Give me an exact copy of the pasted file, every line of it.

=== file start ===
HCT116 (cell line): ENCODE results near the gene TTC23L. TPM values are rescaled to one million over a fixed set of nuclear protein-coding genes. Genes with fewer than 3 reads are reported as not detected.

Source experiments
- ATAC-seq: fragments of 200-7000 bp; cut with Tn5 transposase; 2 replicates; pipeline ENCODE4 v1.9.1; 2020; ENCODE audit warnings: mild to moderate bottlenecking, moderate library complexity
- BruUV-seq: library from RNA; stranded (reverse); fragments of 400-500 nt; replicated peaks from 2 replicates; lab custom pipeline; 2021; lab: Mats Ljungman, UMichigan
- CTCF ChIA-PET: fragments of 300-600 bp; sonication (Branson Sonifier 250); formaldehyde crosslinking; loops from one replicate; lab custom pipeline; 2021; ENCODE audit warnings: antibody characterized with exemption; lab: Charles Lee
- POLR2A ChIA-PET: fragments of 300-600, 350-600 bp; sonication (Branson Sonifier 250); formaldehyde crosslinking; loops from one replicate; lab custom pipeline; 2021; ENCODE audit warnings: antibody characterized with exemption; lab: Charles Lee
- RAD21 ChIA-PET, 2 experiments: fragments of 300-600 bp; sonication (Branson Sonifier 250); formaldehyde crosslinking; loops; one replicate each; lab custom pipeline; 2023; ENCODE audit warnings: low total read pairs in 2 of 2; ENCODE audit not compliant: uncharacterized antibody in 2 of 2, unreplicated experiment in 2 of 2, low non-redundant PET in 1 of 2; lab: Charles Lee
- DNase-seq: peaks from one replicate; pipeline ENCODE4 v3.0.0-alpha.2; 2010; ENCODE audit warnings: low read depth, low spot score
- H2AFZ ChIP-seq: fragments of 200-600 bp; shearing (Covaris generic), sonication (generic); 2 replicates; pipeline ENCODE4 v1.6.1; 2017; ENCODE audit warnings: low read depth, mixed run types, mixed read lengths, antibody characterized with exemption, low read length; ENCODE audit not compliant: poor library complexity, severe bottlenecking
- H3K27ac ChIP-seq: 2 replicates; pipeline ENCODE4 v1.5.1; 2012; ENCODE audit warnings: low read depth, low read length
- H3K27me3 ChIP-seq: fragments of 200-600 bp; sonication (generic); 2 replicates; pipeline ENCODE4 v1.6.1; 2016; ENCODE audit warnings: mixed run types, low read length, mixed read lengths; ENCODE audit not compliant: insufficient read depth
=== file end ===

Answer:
HCT116 (cell line): ENCODE results near the gene TTC23L. TPM values are rescaled to one million over a fixed set of nuclear protein-coding genes. Genes with fewer than 3 reads are reported as not detected.

Source experiments
- ATAC-seq: fragments of 200-7000 bp; cut with Tn5 transposase; 2 replicates; pipeline ENCODE4 v1.9.1; 2020; ENCODE audit warnings: mild to moderate bottlenecking, moderate library complexity
- BruUV-seq: library from RNA; stranded (reverse); fragments of 400-500 nt; replicated peaks from 2 replicates; lab custom pipeline; 2021; lab: Mats Ljungman, UMichigan
- CTCF ChIA-PET: fragments of 300-600 bp; sonication (Branson Sonifier 250); formaldehyde crosslinking; loops from one replicate; lab custom pipeline; 2021; ENCODE audit warnings: antibody characterized with exemption; lab: Charles Lee
- POLR2A ChIA-PET: fragments of 300-600, 350-600 bp; sonication (Branson Sonifier 250); formaldehyde crosslinking; loops from one replicate; lab custom pipeline; 2021; ENCODE audit warnings: antibody characterized with exemption; lab: Charles Lee
- RAD21 ChIA-PET, 2 experiments: fragments of 300-600 bp; sonication (Branson Sonifier 250); formaldehyde crosslinking; loops; one replicate each; lab custom pipeline; 2023; ENCODE audit warnings: low total read pairs in 2 of 2; ENCODE audit not compliant: uncharacterized antibody in 2 of 2, unreplicated experiment in 2 of 2, low non-redundant PET in 1 of 2; lab: Charles Lee
- DNase-seq: peaks from one replicate; pipeline ENCODE4 v3.0.0-alpha.2; 2010; ENCODE audit warnings: low read depth, low spot score
- H2AFZ ChIP-seq: fragments of 200-600 bp; shearing (Covaris generic), sonication (generic); 2 replicates; pipeline ENCODE4 v1.6.1; 2017; ENCODE audit warnings: low read depth, mixed run types, mixed read lengths, antibody characterized with exemption, low read length; ENCODE audit not compliant: poor library complexity, severe bottlenecking
- H3K27ac ChIP-seq: 2 replicates; pipeline ENCODE4 v1.5.1; 2012; ENCODE audit warnings: low read depth, low read length
- H3K27me3 ChIP-seq: fragments of 200-600 bp; sonication (generic); 2 replicates; pipeline ENCODE4 v1.6.1; 2016; ENCODE audit warnings: mixed run types, low read length, mixed read lengths; ENCODE audit not compliant: insufficient read depth